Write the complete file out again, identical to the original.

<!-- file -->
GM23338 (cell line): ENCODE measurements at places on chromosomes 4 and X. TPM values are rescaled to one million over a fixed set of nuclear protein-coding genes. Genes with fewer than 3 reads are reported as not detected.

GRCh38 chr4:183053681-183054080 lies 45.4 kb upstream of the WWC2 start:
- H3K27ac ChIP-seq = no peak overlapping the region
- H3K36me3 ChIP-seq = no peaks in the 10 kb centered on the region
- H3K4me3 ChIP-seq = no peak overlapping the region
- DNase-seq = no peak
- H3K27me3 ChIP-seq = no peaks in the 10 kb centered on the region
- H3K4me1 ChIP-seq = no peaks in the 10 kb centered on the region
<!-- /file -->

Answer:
GM23338 (cell line): ENCODE measurements at places on chromosomes 4 and X. TPM values are rescaled to one million over a fixed set of nuclear protein-coding genes. Genes with fewer than 3 reads are reported as not detected.

GRCh38 chr4:183053681-183054080 lies 45.4 kb upstream of the WWC2 start:
- H3K27ac ChIP-seq = no peak overlapping the region
- H3K36me3 ChIP-seq = no peaks in the 10 kb centered on the region
- H3K4me3 ChIP-seq = no peak overlapping the region
- DNase-seq = no peak
- H3K27me3 ChIP-seq = no peaks in the 10 kb centered on the region
- H3K4me1 ChIP-seq = no peaks in the 10 kb centered on the region